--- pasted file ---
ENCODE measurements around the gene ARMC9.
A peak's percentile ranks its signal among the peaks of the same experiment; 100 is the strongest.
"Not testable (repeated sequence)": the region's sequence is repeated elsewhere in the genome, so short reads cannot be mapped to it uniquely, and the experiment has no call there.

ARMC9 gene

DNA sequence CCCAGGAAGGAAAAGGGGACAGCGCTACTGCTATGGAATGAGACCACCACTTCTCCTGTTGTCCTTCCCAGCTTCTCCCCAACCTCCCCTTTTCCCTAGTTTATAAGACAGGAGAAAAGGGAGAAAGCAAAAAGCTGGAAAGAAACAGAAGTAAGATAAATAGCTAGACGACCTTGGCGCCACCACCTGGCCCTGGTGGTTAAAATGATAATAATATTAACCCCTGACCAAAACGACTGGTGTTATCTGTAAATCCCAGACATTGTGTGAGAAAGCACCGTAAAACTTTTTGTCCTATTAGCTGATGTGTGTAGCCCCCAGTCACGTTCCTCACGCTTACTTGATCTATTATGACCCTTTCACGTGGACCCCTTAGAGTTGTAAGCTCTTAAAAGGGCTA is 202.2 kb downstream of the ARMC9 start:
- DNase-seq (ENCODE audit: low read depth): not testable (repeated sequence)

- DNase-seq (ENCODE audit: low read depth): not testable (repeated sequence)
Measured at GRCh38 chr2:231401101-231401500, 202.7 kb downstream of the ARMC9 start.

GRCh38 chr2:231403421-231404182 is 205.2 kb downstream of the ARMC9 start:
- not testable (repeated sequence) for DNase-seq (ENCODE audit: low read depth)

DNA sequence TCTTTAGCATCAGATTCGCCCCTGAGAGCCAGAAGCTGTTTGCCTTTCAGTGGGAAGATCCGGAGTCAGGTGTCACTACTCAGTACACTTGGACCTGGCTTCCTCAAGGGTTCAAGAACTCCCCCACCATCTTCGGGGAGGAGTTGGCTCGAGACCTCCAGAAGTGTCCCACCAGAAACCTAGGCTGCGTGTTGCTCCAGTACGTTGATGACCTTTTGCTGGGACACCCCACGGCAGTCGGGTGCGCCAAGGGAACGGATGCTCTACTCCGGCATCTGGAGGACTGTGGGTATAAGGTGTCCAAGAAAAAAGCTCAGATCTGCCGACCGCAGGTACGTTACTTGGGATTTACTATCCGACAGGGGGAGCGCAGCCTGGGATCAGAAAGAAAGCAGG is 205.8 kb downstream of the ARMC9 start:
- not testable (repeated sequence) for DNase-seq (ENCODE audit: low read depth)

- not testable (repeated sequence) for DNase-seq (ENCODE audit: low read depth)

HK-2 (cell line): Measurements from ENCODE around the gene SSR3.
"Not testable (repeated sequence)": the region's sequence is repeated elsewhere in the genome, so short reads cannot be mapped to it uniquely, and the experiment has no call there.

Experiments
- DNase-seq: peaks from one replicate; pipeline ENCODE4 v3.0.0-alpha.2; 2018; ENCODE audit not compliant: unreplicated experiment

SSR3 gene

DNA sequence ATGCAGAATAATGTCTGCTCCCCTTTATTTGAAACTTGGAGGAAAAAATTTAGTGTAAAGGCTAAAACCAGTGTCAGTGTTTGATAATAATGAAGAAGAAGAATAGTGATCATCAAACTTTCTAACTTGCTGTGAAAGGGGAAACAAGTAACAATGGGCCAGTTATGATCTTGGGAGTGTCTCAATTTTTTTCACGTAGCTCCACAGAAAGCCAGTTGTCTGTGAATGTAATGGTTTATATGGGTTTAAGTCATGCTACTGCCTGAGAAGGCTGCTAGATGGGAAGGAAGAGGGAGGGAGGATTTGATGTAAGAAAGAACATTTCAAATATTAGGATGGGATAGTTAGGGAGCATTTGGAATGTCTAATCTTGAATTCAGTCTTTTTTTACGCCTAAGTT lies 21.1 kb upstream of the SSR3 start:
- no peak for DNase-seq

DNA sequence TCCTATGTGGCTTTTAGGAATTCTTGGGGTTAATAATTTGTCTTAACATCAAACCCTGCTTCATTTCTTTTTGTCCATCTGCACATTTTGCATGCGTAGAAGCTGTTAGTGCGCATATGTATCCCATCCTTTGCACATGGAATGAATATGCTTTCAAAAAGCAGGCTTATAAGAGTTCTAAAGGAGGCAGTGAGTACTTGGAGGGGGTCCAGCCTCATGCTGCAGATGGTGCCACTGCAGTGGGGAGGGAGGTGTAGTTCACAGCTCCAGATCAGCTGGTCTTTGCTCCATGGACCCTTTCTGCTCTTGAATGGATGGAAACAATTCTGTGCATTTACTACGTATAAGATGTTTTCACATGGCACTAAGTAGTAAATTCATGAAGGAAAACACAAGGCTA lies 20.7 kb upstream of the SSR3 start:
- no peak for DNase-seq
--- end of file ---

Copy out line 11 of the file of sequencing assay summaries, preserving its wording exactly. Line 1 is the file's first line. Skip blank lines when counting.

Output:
DNA sequence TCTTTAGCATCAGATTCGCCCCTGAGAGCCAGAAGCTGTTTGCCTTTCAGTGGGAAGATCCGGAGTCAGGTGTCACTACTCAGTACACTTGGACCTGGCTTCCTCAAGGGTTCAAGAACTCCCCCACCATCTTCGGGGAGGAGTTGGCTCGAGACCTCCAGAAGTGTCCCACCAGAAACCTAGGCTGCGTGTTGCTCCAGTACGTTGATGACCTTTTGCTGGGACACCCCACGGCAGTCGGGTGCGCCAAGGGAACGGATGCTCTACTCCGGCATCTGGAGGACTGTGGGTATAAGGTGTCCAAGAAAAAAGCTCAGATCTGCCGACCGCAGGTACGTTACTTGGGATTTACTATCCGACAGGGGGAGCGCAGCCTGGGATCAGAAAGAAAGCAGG is 205.8 kb downstream of the ARMC9 start: